Here’s another puzzle for employers. Your employee tests positive for marijuana (cannabis) in your latest random drug screen. But marijuana is now legal in your state, and the drug test results may only reflect the fact that the employee used it yesterday at home. What should you do?
“Medical marijuana” can be purchased legally in 23 states with a physician’s prescription. In four of these states (Alaska, Colorado, Oregon, and Washington), you can also buy it for recreational use. Despite the difficulties of measuring and managing dosage with cannabis, the actual psychoactive drug in marijuana, up to 20 states will be considering some form of legalization in November 2016.
Many employers use drug testing in the workplace, especially for job roles that involve risky tasks like driving or serving vulnerable adults. Cannabis poses special problems because the “high lipid-solubility of cannabinoids” allows them to persist in the body for long periods, even up to months. Where consumption is legal, discipline or exclusion of an employee who tests positive may be increasingly problematic.
The More Things Change, the More they Stay the Same: Yes, You Can Still Maintain a Drug Free Workplace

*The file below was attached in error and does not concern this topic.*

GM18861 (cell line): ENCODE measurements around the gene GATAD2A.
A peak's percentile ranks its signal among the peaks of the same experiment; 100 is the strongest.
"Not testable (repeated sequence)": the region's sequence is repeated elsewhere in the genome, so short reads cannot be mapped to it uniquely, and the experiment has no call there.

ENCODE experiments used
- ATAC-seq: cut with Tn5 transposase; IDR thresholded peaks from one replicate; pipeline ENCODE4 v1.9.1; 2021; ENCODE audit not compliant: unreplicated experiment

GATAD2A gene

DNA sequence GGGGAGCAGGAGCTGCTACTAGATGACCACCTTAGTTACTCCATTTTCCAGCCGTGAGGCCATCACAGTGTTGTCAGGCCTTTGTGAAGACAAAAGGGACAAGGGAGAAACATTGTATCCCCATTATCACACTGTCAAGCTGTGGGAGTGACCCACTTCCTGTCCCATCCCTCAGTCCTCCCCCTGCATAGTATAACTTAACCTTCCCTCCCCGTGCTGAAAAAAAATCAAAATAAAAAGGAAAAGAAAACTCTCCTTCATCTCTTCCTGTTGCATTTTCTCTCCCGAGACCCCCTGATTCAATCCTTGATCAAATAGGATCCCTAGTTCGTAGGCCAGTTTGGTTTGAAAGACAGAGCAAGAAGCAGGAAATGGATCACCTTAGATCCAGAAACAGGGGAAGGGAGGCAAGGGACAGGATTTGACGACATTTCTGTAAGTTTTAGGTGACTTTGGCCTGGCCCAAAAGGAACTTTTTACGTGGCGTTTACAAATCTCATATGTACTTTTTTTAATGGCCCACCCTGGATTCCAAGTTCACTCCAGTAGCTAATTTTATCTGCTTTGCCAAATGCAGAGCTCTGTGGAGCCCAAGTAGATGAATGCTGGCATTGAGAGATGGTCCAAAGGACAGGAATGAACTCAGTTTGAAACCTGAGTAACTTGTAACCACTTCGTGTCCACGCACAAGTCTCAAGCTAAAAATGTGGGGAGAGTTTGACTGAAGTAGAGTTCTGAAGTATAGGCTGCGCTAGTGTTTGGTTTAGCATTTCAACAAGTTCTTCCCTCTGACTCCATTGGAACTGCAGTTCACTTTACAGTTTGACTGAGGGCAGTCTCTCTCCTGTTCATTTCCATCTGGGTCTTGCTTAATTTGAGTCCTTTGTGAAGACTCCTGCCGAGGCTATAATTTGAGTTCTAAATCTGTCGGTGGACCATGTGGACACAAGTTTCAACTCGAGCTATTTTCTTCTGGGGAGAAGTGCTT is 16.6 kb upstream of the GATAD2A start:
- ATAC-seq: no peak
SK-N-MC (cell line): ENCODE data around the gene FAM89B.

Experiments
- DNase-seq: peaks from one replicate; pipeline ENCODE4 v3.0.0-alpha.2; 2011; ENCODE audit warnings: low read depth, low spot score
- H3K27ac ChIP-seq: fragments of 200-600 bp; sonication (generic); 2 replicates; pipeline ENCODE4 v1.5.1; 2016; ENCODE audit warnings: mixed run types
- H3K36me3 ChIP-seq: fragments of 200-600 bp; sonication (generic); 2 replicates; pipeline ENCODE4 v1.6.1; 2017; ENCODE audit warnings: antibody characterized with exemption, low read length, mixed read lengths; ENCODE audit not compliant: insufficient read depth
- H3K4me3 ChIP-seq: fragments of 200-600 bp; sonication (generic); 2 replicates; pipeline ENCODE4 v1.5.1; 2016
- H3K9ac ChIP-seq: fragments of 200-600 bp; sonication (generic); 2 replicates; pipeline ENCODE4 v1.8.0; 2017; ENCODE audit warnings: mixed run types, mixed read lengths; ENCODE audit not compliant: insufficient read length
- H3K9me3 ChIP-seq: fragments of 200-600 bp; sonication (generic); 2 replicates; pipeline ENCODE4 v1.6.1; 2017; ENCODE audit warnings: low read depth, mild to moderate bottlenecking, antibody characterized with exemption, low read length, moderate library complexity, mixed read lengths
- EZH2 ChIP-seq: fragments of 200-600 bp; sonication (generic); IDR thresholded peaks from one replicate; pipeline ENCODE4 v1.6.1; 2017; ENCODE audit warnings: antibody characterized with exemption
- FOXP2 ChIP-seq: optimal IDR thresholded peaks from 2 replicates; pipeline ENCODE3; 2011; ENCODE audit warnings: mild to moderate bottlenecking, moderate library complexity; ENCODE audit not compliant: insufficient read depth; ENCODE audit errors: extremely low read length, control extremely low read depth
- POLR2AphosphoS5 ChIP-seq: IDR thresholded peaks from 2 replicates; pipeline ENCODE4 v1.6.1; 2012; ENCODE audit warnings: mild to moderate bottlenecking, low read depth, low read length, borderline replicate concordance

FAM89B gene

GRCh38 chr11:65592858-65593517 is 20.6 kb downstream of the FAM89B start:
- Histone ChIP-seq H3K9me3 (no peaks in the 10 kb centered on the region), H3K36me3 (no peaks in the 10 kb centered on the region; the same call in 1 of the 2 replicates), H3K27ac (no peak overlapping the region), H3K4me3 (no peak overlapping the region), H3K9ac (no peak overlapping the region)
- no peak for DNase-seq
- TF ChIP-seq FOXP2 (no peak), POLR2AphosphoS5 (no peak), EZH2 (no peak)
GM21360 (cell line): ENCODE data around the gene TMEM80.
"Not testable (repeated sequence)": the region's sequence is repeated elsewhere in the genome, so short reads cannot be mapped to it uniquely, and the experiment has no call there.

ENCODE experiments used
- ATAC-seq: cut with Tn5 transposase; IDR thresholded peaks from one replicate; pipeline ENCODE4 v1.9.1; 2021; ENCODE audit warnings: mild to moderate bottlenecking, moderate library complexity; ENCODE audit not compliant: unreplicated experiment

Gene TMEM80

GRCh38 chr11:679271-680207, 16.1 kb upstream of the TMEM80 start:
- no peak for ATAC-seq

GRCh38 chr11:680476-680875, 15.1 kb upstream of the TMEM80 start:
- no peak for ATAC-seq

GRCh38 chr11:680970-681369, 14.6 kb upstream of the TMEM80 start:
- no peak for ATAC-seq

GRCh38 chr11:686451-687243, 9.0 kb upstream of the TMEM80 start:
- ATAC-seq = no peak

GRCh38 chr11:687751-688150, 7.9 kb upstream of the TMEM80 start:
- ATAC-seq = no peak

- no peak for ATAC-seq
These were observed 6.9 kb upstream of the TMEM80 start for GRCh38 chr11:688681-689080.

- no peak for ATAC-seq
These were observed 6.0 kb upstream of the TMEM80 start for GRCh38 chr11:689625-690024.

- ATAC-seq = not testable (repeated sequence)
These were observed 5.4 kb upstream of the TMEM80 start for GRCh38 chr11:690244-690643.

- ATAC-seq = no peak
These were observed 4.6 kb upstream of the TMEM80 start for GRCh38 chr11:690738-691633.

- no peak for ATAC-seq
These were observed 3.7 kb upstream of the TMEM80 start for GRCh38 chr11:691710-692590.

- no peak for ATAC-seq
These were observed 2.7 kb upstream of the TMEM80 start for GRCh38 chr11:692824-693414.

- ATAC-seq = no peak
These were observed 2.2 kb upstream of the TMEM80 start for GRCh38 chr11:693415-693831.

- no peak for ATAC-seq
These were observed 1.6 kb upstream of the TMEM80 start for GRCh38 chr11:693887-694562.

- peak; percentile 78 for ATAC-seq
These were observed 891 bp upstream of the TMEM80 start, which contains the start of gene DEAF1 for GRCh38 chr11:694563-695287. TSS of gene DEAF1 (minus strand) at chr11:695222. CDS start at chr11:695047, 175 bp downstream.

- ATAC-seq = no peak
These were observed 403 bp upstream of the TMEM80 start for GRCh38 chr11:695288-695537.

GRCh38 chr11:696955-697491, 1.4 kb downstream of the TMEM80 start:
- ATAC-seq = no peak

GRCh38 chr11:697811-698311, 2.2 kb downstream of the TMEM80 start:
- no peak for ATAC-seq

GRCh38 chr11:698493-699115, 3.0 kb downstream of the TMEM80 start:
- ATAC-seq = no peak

In general, employers have the right to maintain a drug free workplace. The dangers associated with drug use are well known. However, legalization of cannabis may create some ambiguity. Under some circumstances in states where cannabis is legal, an employee may have the right to use the drug. An employer’s knowledge of this use might not, by itself, be a basis for adverse action.
There are a couple clear cases. If your employee has a prescription for cannabis from his or her doctor, you cannot discriminate against him or her. But what does that really mean? It has been established that employers do have a right and responsibility to take action against individuals who are impaired while on the job.
To add another wrinkle: an organization that receives federal funding or is regulated under federal authority, must treat marijuana as a prohibited substance under the Drug-Free Workplace Act. This has led to more than one confusing situation where state and federal laws contradict each other, but the federal law might serve as defense of testing for drugs and excluding on that basis.
How to Use Drug Screening
Your drug testing policy should be sensitive to the legal requirements in your location. Since the law is sometimes in flux, and varies across jurisdictions, review your policy along with a qualified attorney to make sure you are operating in compliance. Some things to consider include:
- Make sure your drug testing policy is up to date based on your attorney’s review.
- Then, train your employees. Setting expectations can shape behavior, nipping some problems in the bud.
- Charge your HR team and managers to know and understand the drug testing program and how to respond to positive tests.
- Continue drug testing as appropriate.
This rapidly changing playing field means you will have to review and revise your drug testing policy whenever local laws change. As an employer, you have a legal and ethical responsibility to keep a safe workplace. As always, monitoring risk mitigation practices like these is a worthwhile task.